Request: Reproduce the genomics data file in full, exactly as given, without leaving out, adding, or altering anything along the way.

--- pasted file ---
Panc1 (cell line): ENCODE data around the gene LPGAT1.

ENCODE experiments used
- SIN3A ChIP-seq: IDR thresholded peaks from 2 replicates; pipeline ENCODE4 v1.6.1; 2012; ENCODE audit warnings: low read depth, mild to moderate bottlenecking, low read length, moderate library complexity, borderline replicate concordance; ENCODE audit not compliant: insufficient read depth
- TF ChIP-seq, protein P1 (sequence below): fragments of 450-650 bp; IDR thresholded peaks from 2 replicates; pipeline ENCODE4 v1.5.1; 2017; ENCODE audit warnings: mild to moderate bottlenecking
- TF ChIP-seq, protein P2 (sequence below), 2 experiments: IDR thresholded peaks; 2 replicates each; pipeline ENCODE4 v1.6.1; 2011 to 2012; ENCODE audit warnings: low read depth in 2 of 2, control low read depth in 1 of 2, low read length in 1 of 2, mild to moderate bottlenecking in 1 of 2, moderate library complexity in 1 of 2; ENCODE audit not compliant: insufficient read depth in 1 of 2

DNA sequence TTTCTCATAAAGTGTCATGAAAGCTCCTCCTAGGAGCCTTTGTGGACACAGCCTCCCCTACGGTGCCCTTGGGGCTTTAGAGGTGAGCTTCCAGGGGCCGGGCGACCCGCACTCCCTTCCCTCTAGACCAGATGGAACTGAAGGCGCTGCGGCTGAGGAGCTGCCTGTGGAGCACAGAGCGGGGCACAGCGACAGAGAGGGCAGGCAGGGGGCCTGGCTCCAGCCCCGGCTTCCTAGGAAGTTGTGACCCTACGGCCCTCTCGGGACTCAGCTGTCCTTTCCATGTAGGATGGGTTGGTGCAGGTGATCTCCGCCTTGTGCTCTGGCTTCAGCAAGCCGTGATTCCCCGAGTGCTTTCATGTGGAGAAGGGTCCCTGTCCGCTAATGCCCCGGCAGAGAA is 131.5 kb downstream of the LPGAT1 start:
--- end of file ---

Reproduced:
Panc1 (cell line): ENCODE data around the gene LPGAT1.

ENCODE experiments used
- SIN3A ChIP-seq: IDR thresholded peaks from 2 replicates; pipeline ENCODE4 v1.6.1; 2012; ENCODE audit warnings: low read depth, mild to moderate bottlenecking, low read length, moderate library complexity, borderline replicate concordance; ENCODE audit not compliant: insufficient read depth
- TF ChIP-seq, protein P1 (sequence below): fragments of 450-650 bp; IDR thresholded peaks from 2 replicates; pipeline ENCODE4 v1.5.1; 2017; ENCODE audit warnings: mild to moderate bottlenecking
- TF ChIP-seq, protein P2 (sequence below), 2 experiments: IDR thresholded peaks; 2 replicates each; pipeline ENCODE4 v1.6.1; 2011 to 2012; ENCODE audit warnings: low read depth in 2 of 2, control low read depth in 1 of 2, low read length in 1 of 2, mild to moderate bottlenecking in 1 of 2, moderate library complexity in 1 of 2; ENCODE audit not compliant: insufficient read depth in 1 of 2

DNA sequence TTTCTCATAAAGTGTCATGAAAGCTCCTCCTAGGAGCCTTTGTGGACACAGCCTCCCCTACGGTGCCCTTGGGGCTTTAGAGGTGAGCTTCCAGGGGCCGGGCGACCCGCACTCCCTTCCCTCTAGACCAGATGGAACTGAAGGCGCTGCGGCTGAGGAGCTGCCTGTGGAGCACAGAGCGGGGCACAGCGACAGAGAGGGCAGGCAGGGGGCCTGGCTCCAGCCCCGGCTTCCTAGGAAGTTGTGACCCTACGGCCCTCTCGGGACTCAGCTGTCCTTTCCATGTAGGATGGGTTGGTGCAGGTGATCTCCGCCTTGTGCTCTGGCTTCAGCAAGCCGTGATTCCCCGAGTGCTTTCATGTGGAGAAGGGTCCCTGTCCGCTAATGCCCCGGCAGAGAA is 131.5 kb downstream of the LPGAT1 start: